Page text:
Your first step to building a free, personalized, morning email brief covering pertinent authors and topics on JD Supra:

hide

JD Supra provides users with access to its legal industry publishing services (the "Service") through its website (the "Website") as well as through other sources. Our policies with regard to data collection and use of personal information of users of the Service, regardless of the manner in which users access the Service, and visitors to the Website are set forth in this statement ("Policy"). By using the Service, you signify your acceptance of this Policy.

##### Information Collection and Use by JD Supra

JD Supra collects users' names, companies, titles, e-mail address and industry. JD Supra also tracks the pages that users visit, logs IP addresses and aggregates non-personally identifiable user data and browser type. This data is gathered using cookies and other technologies.

The information and data collected is used to authenticate users and to send notifications relating to the Service, including email alerts to which users have subscribed; to manage the Service and Website, to improve the Service and to customize the user's experience. This information is also provided to the authors of the content to give them insight into their readership and help them to improve their content, so that it is most useful for our users.

JD Supra does not sell, rent or otherwise provide your details to third parties, other than to the authors of the content on JD Supra.

If you prefer not to enable cookies, you may change your browser settings to disable cookies; however, please note that rejecting cookies while visiting the Website may result in certain parts of the Website not operating correctly or as efficiently as if cookies were allowed.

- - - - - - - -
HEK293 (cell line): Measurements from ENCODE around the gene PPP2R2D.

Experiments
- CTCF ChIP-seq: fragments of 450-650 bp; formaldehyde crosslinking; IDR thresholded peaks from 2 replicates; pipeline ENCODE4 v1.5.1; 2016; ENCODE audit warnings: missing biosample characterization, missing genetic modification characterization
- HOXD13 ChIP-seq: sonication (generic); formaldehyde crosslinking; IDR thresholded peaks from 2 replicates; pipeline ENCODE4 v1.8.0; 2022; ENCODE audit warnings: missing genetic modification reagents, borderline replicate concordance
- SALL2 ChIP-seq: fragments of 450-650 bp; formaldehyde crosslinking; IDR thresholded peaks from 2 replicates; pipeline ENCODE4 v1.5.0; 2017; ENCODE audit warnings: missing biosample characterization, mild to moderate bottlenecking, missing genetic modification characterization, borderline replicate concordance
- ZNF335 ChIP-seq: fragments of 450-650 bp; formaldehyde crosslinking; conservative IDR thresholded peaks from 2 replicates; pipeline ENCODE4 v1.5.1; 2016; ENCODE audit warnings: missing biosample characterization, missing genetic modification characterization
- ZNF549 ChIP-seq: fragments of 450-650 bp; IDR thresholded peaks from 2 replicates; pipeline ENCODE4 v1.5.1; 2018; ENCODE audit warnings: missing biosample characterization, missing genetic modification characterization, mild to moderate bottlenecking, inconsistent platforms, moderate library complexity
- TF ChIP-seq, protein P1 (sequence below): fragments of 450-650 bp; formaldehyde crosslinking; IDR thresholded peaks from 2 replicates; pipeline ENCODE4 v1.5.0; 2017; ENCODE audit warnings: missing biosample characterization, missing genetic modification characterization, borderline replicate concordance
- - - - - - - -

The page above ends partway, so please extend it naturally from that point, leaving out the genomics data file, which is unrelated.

##### Email Choice/Opt-out

Users who opt in to receive emails may choose to no longer receive e-mail updates and newsletters by selecting the "opt-out of future email" option in the email they receive from JD Supra or in their JD Supra account management screen.

##### Security

JD Supra takes reasonable precautions to insure that user information is kept private. We restrict access to user information to those individuals who reasonably need access to perform their job functions, such as our third party email service, customer service personnel and technical staff. However, please note that no method of transmitting or storing data is completely secure and we cannot guarantee the security of user information. Unauthorized entry or use, hardware or software failure, and other factors may compromise the security of user information at any time.

If you have reason to believe that your interaction with us is no longer secure, you must immediately notify us of the problem by contacting us at info@jdsupra.com. In the unlikely event that we believe that the security of your user information in our possession or control may have been compromised, we may seek to notify you of that development and, if so, will endeavor to do so as promptly as practicable under the circumstances.

##### Sharing and Disclosure of Information JD Supra Collects

Except as otherwise described in this privacy statement, JD Supra will not disclose personal information to any third party unless we believe that disclosure is necessary to: (1) comply with applicable laws; (2) respond to governmental inquiries or requests; (3) comply with valid legal process; (4) protect the rights, privacy, safety or property of JD Supra, users of the Service, Website visitors or the public; (5) permit us to pursue available remedies or limit the damages that we may sustain; and (6) enforce our Terms & Conditions of Use.

In the event there is a change in the corporate structure of JD Supra such as, but not limited to, merger, consolidation, sale, liquidation or transfer of substantial assets, JD Supra may, in its sole discretion, transfer, sell or assign information collected on and through the Service to one or more affiliated or unaffiliated third parties.